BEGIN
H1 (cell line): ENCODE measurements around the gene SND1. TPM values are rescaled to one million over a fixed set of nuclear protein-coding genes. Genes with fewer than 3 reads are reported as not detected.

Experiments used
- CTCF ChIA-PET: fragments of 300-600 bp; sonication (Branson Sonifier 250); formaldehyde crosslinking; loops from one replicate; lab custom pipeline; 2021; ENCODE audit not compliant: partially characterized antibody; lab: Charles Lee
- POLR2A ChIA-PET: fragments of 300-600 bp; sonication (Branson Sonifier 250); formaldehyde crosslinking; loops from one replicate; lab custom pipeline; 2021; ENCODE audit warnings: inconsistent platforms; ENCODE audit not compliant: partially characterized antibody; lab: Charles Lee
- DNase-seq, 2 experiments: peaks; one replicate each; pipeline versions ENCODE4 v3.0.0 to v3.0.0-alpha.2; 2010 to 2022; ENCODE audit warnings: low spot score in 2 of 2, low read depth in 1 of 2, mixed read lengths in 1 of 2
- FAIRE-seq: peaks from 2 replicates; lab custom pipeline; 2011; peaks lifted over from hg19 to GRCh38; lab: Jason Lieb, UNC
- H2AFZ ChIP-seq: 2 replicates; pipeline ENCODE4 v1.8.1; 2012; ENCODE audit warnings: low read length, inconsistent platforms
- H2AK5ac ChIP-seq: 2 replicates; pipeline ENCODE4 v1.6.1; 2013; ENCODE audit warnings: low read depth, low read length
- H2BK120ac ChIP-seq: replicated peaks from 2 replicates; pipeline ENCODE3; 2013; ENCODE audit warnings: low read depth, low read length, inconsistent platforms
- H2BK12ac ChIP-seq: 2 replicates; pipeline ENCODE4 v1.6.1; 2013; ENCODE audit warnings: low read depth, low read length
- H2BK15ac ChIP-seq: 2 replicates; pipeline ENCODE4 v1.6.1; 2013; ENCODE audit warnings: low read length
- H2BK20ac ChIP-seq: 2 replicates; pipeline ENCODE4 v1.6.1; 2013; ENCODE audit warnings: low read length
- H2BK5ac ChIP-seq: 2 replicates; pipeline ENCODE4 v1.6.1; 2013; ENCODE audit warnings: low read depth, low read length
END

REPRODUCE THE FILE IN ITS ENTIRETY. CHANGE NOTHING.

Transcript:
H1 (cell line): ENCODE measurements around the gene SND1. TPM values are rescaled to one million over a fixed set of nuclear protein-coding genes. Genes with fewer than 3 reads are reported as not detected.

Experiments used
- CTCF ChIA-PET: fragments of 300-600 bp; sonication (Branson Sonifier 250); formaldehyde crosslinking; loops from one replicate; lab custom pipeline; 2021; ENCODE audit not compliant: partially characterized antibody; lab: Charles Lee
- POLR2A ChIA-PET: fragments of 300-600 bp; sonication (Branson Sonifier 250); formaldehyde crosslinking; loops from one replicate; lab custom pipeline; 2021; ENCODE audit warnings: inconsistent platforms; ENCODE audit not compliant: partially characterized antibody; lab: Charles Lee
- DNase-seq, 2 experiments: peaks; one replicate each; pipeline versions ENCODE4 v3.0.0 to v3.0.0-alpha.2; 2010 to 2022; ENCODE audit warnings: low spot score in 2 of 2, low read depth in 1 of 2, mixed read lengths in 1 of 2
- FAIRE-seq: peaks from 2 replicates; lab custom pipeline; 2011; peaks lifted over from hg19 to GRCh38; lab: Jason Lieb, UNC
- H2AFZ ChIP-seq: 2 replicates; pipeline ENCODE4 v1.8.1; 2012; ENCODE audit warnings: low read length, inconsistent platforms
- H2AK5ac ChIP-seq: 2 replicates; pipeline ENCODE4 v1.6.1; 2013; ENCODE audit warnings: low read depth, low read length
- H2BK120ac ChIP-seq: replicated peaks from 2 replicates; pipeline ENCODE3; 2013; ENCODE audit warnings: low read depth, low read length, inconsistent platforms
- H2BK12ac ChIP-seq: 2 replicates; pipeline ENCODE4 v1.6.1; 2013; ENCODE audit warnings: low read depth, low read length
- H2BK15ac ChIP-seq: 2 replicates; pipeline ENCODE4 v1.6.1; 2013; ENCODE audit warnings: low read length
- H2BK20ac ChIP-seq: 2 replicates; pipeline ENCODE4 v1.6.1; 2013; ENCODE audit warnings: low read length
- H2BK5ac ChIP-seq: 2 replicates; pipeline ENCODE4 v1.6.1; 2013; ENCODE audit warnings: low read depth, low read length